Over the past couple of days, with my homeroom, I have tried a few strings of numbers to bring out the different ideas that are important when thinking about growth patterns and finding any term in a sequence, Here and here. Both days brought out many great ideas, conversations, and disagreements, however I couldn’t help but feeling the ideas we talked about in two days, could have been achieved in one and felt a little more connected. I knew it was completely the way I posed the problems, so when my second class came in yesterday, after missing a couple days of math due to testing, I was excited to try and adjust my previous work.
Apologize for the messy board, but I still cannot seem to get a handle on that recording thing…
I started with having a student count by 6’s and wrote that in blue. I stopped them at 4 because I was asking about the 10th term and wanted to see if some would figure our 5th and double. I think that is an interesting thing to think about when the start is different so I wanted it up there. I asked 10th term? 60. Ways to get there? 6 x 10 and, unlike my prediction of doubling 30, one student said 24 x 2 because two group of 4 of them is 8 and then two more 6’s (12) is added to that to make 60. I asked 100th term? 600. 2,000th term? 12,000. I asked them how they were getting those without counting and I got “I did 6 times 100” “I did 6 x 2000” and then one student said you could do any number by multiplying it by 6. I asked how he wanted to write that and I wrote that in green. Another student, who has done Visual Patterns with me in our RTI group, said, “We can also write that as 6 times n = Answer.” I asked them to turn and talk to a neighbor if they thought that meant the same thing. We had all yeses and I had some student prove it. I did the same thing with 8’s and wrote that in orange. They started using “A” for “Answer.”
After that, I asked them to to count by 3’s starting with 6 and stopped them at 15… Asked for the 10th term and got, as expected, 30 and 33. Then the conversation took off with proofs and some really important ideas that was hoping would emerge. I love it when the class is practically divided in half on an answer, we had the 30’s and the 33’s. I asked a 30 to explain how he got the answer and he quickly said 3 x 10=30. I saw a lot of agreement, so I asked for a 33 to share their reasoning. A student said that we “need the beginning number, three, to find out where the tenth one is. 3 x 10 is 30 but then you started three ahead of that so you add 3 to 30.” I wrote that down on the board.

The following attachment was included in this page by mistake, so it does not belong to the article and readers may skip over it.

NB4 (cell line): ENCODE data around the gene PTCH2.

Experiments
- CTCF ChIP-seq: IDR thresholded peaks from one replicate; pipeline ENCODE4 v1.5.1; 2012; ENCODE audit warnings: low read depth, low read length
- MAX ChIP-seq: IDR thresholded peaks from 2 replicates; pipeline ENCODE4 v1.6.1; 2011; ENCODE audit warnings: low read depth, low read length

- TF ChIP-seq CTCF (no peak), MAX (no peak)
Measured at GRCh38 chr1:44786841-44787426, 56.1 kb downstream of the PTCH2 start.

A student then said something that made me have a realization, “It shouldn’t change because you are still doing 10 jumps of 3, so it HAS to be 30. 33 is 3 x 11.” In my last class I had a student who kept insisting that the 10th term remain the same no matter where we started and I could not figure out what they were trying to articulate. NOW, I understand. 30 will always be the distance between wherever we start in the sequence and the 10th term, but not the tenth from the true beginning. AH HA!
So, the beginning number was suddenly becoming very important and articulating “10th term from where” was having students agreeing that the 10th term starting from the 6 was going to be 33 but when thinking about a rule for the pattern we needed the true beginning. We were just about to head back to our desks to continue our work when a student (different than the one who had originally said it) said that we could write this one “3 x n + 3 = A” because you have to “add the three you are missing from the beginning to get the answer.” I had them turn, talk and try a few terms out and see what they thought. It was all wrapping up nicely (I was excited about it) when another student said, “You could also write 6 + (3 x n) since you are starting at 6” ….oh goodness, they just don’t ever let it end and I love it:) A disagreement arose that it would have to be “6 + (3 x n -3) because of that extra jump of 3 to start at 6.”
I always hate to say that time got the best of me, but I had missed this group for 2 days of math and I saw this conversation going lonnnnng so I had them write those ideas down in their journal to kick off our class on Monday!
I love when I have the chance to refine ideas that don’t go exactly as I had hoped they would, especially when I know it was completely how I posed the problem or asked the question. After a couple days of talks not connecting as I hoped they would, third time was a charm!